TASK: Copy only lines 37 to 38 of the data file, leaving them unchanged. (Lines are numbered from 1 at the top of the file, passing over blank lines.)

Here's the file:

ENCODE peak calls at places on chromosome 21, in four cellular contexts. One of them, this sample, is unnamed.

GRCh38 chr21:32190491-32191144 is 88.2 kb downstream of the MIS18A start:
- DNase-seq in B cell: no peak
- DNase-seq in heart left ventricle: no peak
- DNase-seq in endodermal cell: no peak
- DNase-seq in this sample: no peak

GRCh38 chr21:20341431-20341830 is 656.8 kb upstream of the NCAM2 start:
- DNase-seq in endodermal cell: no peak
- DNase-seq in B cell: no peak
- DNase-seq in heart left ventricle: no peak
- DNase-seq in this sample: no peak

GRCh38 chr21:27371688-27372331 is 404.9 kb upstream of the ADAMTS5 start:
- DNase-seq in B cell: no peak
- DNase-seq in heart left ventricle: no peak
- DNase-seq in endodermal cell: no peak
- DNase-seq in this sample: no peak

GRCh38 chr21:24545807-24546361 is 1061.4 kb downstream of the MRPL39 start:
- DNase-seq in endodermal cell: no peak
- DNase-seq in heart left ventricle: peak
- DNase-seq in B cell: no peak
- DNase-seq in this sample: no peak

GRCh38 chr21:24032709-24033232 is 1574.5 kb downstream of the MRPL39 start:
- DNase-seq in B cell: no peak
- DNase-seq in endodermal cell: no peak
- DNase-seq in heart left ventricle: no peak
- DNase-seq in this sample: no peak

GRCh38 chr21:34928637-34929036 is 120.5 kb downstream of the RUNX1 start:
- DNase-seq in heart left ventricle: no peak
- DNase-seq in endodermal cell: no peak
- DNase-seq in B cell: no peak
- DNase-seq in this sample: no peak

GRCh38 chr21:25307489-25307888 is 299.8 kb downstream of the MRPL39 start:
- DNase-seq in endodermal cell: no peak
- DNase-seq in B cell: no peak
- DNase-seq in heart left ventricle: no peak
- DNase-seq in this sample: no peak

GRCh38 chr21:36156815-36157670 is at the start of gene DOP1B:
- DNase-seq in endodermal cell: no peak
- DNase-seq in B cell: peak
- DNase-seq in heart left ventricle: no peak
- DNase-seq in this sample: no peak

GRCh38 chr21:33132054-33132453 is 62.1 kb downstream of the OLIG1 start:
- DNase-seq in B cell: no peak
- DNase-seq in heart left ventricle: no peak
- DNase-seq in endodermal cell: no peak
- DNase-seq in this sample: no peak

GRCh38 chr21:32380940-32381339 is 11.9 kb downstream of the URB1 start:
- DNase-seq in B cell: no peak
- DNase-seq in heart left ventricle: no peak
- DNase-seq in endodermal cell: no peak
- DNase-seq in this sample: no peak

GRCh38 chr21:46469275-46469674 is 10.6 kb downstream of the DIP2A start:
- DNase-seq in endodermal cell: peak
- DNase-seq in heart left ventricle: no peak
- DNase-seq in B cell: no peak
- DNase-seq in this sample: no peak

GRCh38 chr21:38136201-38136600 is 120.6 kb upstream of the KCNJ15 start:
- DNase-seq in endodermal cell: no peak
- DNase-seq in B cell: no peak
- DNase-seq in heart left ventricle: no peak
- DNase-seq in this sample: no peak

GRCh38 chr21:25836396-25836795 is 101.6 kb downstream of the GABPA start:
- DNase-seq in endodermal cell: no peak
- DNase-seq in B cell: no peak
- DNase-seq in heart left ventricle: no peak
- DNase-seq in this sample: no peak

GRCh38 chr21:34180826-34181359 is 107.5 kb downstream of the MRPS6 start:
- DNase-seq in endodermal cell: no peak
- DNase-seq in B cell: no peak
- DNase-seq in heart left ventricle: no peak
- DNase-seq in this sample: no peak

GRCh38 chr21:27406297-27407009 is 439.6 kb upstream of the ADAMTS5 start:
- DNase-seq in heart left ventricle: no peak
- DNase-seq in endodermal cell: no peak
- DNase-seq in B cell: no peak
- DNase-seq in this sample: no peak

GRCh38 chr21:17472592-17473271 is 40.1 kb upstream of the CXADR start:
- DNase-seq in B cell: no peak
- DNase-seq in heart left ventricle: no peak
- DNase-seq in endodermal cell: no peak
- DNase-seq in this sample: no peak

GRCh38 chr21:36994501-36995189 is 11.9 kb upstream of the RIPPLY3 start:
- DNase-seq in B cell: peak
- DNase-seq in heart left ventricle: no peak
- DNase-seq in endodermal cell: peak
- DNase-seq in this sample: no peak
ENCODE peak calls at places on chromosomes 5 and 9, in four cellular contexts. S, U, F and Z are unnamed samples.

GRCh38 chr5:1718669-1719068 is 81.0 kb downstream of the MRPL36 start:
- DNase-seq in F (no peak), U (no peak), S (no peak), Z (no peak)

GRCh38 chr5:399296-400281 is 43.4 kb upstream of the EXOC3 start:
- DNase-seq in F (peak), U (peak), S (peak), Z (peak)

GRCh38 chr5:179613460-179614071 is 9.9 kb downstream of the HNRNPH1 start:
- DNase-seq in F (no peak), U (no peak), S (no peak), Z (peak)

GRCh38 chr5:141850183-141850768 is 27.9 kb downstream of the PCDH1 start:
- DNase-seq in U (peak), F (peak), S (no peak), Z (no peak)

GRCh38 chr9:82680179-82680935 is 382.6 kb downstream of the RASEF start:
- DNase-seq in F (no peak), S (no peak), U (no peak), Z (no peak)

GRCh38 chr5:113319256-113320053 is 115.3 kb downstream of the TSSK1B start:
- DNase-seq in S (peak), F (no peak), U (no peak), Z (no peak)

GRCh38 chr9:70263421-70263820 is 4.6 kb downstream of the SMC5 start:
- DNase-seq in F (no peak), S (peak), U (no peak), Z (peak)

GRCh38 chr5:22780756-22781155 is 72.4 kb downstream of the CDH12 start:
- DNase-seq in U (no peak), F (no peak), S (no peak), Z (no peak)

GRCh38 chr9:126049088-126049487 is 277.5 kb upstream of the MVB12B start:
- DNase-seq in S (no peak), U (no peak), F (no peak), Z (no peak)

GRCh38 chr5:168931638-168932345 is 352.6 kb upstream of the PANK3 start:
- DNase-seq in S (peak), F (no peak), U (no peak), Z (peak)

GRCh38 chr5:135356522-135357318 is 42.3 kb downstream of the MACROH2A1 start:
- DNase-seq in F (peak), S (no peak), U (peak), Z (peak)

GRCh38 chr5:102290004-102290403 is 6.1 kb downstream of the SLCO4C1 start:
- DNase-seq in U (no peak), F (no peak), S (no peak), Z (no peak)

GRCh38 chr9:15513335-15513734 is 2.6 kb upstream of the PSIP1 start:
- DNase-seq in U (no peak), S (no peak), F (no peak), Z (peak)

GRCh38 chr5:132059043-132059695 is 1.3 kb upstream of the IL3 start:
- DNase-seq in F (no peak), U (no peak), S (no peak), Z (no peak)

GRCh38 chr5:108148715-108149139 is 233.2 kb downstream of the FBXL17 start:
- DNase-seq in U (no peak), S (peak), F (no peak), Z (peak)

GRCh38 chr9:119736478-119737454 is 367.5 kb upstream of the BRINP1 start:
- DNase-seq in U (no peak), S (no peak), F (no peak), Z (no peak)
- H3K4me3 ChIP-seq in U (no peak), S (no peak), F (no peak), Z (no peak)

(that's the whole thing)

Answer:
GRCh38 chr21:36156815-36157670 is at the start of gene DOP1B:
- DNase-seq in endodermal cell: no peak